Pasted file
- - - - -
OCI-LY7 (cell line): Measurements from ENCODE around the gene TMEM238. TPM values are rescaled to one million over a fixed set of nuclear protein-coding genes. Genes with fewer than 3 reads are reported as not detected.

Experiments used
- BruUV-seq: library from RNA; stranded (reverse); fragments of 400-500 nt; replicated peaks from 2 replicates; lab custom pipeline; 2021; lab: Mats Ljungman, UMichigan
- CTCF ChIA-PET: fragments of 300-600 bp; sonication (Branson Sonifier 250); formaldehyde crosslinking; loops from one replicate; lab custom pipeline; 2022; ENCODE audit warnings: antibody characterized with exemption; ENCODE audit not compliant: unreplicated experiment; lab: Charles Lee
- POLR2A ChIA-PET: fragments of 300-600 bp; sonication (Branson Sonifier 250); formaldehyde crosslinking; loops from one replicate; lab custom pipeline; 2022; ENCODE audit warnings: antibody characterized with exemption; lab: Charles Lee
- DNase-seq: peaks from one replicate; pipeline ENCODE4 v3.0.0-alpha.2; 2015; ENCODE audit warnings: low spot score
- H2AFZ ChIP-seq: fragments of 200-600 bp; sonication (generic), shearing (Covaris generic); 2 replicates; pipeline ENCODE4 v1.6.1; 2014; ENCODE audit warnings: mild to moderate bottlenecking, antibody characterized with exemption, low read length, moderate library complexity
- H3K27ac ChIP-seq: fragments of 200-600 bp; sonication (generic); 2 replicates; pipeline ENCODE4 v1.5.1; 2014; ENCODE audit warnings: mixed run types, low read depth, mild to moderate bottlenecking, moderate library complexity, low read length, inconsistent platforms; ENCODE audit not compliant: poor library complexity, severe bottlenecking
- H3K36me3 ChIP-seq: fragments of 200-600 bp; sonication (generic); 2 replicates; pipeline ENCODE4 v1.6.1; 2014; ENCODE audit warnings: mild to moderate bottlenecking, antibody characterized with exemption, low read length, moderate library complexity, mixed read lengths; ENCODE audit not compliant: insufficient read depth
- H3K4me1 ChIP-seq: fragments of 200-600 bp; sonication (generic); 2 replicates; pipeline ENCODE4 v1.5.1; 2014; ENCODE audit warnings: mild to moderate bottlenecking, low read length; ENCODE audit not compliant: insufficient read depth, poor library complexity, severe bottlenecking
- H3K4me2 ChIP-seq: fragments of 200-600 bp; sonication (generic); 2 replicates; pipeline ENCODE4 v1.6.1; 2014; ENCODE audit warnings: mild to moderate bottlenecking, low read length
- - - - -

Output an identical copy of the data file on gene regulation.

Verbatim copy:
OCI-LY7 (cell line): Measurements from ENCODE around the gene TMEM238. TPM values are rescaled to one million over a fixed set of nuclear protein-coding genes. Genes with fewer than 3 reads are reported as not detected.

Experiments used
- BruUV-seq: library from RNA; stranded (reverse); fragments of 400-500 nt; replicated peaks from 2 replicates; lab custom pipeline; 2021; lab: Mats Ljungman, UMichigan
- CTCF ChIA-PET: fragments of 300-600 bp; sonication (Branson Sonifier 250); formaldehyde crosslinking; loops from one replicate; lab custom pipeline; 2022; ENCODE audit warnings: antibody characterized with exemption; ENCODE audit not compliant: unreplicated experiment; lab: Charles Lee
- POLR2A ChIA-PET: fragments of 300-600 bp; sonication (Branson Sonifier 250); formaldehyde crosslinking; loops from one replicate; lab custom pipeline; 2022; ENCODE audit warnings: antibody characterized with exemption; lab: Charles Lee
- DNase-seq: peaks from one replicate; pipeline ENCODE4 v3.0.0-alpha.2; 2015; ENCODE audit warnings: low spot score
- H2AFZ ChIP-seq: fragments of 200-600 bp; sonication (generic), shearing (Covaris generic); 2 replicates; pipeline ENCODE4 v1.6.1; 2014; ENCODE audit warnings: mild to moderate bottlenecking, antibody characterized with exemption, low read length, moderate library complexity
- H3K27ac ChIP-seq: fragments of 200-600 bp; sonication (generic); 2 replicates; pipeline ENCODE4 v1.5.1; 2014; ENCODE audit warnings: mixed run types, low read depth, mild to moderate bottlenecking, moderate library complexity, low read length, inconsistent platforms; ENCODE audit not compliant: poor library complexity, severe bottlenecking
- H3K36me3 ChIP-seq: fragments of 200-600 bp; sonication (generic); 2 replicates; pipeline ENCODE4 v1.6.1; 2014; ENCODE audit warnings: mild to moderate bottlenecking, antibody characterized with exemption, low read length, moderate library complexity, mixed read lengths; ENCODE audit not compliant: insufficient read depth
- H3K4me1 ChIP-seq: fragments of 200-600 bp; sonication (generic); 2 replicates; pipeline ENCODE4 v1.5.1; 2014; ENCODE audit warnings: mild to moderate bottlenecking, low read length; ENCODE audit not compliant: insufficient read depth, poor library complexity, severe bottlenecking
- H3K4me2 ChIP-seq: fragments of 200-600 bp; sonication (generic); 2 replicates; pipeline ENCODE4 v1.6.1; 2014; ENCODE audit warnings: mild to moderate bottlenecking, low read length